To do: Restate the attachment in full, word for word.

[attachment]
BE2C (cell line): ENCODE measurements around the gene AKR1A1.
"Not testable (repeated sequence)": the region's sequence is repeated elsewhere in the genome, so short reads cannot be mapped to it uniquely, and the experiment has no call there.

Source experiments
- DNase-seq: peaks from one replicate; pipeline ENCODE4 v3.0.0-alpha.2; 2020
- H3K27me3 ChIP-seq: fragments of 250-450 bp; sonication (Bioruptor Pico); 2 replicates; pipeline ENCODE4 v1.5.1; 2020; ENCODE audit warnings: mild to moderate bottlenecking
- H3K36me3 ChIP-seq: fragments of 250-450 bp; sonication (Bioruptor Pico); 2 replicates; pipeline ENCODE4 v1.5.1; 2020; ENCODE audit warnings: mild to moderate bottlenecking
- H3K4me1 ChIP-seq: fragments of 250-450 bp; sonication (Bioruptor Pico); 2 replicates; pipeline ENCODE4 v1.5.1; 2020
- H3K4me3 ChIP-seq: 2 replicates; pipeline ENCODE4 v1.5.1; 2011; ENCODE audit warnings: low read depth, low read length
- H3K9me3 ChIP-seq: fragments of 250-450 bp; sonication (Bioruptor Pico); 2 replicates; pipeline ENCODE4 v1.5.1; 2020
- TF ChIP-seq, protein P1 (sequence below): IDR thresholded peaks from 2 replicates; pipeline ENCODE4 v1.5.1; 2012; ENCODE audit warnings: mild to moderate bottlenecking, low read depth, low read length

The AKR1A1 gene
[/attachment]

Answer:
BE2C (cell line): ENCODE measurements around the gene AKR1A1.
"Not testable (repeated sequence)": the region's sequence is repeated elsewhere in the genome, so short reads cannot be mapped to it uniquely, and the experiment has no call there.

Source experiments
- DNase-seq: peaks from one replicate; pipeline ENCODE4 v3.0.0-alpha.2; 2020
- H3K27me3 ChIP-seq: fragments of 250-450 bp; sonication (Bioruptor Pico); 2 replicates; pipeline ENCODE4 v1.5.1; 2020; ENCODE audit warnings: mild to moderate bottlenecking
- H3K36me3 ChIP-seq: fragments of 250-450 bp; sonication (Bioruptor Pico); 2 replicates; pipeline ENCODE4 v1.5.1; 2020; ENCODE audit warnings: mild to moderate bottlenecking
- H3K4me1 ChIP-seq: fragments of 250-450 bp; sonication (Bioruptor Pico); 2 replicates; pipeline ENCODE4 v1.5.1; 2020
- H3K4me3 ChIP-seq: 2 replicates; pipeline ENCODE4 v1.5.1; 2011; ENCODE audit warnings: low read depth, low read length
- H3K9me3 ChIP-seq: fragments of 250-450 bp; sonication (Bioruptor Pico); 2 replicates; pipeline ENCODE4 v1.5.1; 2020
- TF ChIP-seq, protein P1 (sequence below): IDR thresholded peaks from 2 replicates; pipeline ENCODE4 v1.5.1; 2012; ENCODE audit warnings: mild to moderate bottlenecking, low read depth, low read length

The AKR1A1 gene